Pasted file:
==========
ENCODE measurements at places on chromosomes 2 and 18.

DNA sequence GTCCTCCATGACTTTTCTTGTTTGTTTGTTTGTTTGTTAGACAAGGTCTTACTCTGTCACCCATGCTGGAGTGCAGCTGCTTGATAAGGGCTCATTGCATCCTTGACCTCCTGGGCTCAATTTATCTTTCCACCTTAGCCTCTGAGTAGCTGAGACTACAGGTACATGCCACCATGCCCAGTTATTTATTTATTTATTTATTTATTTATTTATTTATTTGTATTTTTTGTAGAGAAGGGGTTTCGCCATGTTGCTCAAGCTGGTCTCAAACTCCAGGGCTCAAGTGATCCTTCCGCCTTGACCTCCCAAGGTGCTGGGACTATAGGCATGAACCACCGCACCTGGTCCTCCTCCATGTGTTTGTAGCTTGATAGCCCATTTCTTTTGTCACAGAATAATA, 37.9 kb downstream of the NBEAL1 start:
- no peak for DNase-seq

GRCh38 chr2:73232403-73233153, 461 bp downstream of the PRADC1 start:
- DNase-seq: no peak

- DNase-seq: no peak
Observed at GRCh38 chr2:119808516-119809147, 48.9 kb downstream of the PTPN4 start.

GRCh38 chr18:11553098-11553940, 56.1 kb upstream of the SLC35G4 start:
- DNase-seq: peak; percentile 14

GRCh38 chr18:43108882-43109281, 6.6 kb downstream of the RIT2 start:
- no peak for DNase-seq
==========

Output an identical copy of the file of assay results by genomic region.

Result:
ENCODE measurements at places on chromosomes 2 and 18.

DNA sequence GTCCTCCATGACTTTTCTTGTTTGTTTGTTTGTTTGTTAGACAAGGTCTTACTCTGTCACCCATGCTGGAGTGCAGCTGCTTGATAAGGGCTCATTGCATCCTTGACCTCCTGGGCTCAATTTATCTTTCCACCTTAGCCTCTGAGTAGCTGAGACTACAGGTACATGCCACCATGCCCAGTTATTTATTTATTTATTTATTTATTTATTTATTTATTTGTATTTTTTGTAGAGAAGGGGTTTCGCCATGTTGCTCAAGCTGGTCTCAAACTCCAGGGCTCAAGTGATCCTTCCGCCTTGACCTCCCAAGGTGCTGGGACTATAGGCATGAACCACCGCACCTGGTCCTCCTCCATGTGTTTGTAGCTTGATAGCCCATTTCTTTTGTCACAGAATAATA, 37.9 kb downstream of the NBEAL1 start:
- no peak for DNase-seq

GRCh38 chr2:73232403-73233153, 461 bp downstream of the PRADC1 start:
- DNase-seq: no peak

- DNase-seq: no peak
Observed at GRCh38 chr2:119808516-119809147, 48.9 kb downstream of the PTPN4 start.

GRCh38 chr18:11553098-11553940, 56.1 kb upstream of the SLC35G4 start:
- DNase-seq: peak; percentile 14

GRCh38 chr18:43108882-43109281, 6.6 kb downstream of the RIT2 start:
- no peak for DNase-seq